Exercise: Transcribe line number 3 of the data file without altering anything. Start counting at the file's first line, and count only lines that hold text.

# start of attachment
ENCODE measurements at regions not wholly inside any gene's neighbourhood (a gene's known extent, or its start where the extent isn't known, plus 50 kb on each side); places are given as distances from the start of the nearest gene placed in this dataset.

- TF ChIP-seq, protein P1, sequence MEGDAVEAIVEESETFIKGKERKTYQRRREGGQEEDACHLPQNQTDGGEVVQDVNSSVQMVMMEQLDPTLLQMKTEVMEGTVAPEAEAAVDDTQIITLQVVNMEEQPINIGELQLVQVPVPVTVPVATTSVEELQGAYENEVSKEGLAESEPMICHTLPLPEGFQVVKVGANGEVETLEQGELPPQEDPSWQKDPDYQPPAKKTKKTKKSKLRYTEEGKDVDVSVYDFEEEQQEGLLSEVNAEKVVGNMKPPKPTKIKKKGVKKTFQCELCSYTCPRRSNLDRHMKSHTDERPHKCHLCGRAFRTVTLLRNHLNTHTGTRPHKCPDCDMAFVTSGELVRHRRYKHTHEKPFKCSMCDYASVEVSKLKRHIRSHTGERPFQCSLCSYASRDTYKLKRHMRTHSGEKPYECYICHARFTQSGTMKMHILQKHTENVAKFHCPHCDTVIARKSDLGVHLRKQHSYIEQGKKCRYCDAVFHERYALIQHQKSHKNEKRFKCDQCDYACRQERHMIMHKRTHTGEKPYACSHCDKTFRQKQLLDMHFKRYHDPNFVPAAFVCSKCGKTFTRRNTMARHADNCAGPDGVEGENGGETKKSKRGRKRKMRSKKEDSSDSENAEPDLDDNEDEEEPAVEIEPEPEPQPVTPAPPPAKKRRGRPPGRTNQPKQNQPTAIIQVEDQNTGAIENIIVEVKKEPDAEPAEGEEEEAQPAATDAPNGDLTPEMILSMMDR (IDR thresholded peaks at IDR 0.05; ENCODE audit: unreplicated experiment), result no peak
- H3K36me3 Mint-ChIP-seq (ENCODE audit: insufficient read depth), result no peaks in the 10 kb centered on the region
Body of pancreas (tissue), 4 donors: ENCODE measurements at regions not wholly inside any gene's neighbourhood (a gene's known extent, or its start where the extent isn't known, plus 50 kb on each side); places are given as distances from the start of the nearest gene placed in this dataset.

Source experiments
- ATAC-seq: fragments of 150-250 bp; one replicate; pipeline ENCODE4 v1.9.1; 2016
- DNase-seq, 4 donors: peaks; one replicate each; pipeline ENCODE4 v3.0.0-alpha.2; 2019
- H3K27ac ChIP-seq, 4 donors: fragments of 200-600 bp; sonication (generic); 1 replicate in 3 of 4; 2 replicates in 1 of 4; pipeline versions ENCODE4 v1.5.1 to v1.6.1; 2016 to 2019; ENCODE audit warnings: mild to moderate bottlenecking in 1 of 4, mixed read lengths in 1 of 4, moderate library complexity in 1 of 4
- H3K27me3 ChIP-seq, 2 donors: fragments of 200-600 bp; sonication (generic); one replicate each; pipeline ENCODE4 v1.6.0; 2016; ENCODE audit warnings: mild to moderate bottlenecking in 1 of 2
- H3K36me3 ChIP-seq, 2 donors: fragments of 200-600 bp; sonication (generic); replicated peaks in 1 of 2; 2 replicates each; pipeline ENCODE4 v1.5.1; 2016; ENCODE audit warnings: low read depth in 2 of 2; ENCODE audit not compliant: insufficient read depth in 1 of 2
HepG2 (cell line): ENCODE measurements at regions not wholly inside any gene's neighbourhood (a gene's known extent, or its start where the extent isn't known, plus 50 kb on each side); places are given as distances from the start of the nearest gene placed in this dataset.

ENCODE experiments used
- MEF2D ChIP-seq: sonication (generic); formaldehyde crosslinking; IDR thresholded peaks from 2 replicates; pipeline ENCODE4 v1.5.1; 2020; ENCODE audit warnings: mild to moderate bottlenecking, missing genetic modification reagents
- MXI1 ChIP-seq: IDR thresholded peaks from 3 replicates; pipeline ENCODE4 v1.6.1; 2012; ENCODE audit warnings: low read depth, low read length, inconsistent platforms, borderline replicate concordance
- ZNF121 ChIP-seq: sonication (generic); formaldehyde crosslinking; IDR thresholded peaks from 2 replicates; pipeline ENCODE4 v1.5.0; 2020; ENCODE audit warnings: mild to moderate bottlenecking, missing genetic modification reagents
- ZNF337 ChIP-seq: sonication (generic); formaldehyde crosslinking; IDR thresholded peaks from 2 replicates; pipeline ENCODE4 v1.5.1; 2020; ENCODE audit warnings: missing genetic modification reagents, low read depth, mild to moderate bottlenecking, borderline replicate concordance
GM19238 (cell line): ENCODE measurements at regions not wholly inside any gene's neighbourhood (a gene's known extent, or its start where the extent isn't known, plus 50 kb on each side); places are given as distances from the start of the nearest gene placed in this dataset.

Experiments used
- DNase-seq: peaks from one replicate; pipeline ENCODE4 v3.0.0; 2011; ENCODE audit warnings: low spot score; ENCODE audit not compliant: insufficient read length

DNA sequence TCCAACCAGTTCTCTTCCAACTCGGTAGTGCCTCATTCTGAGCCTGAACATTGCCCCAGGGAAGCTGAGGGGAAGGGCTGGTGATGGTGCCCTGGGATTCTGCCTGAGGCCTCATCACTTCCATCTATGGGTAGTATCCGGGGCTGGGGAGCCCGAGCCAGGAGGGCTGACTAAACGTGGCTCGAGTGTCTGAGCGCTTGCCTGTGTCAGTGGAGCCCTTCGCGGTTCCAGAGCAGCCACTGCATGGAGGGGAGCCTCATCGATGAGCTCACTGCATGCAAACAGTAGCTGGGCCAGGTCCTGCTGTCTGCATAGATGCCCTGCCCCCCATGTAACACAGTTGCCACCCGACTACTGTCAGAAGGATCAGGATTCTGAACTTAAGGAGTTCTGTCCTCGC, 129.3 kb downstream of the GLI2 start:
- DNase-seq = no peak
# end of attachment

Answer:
- H3K36me3 Mint-ChIP-seq (ENCODE audit: insufficient read depth), result no peaks in the 10 kb centered on the region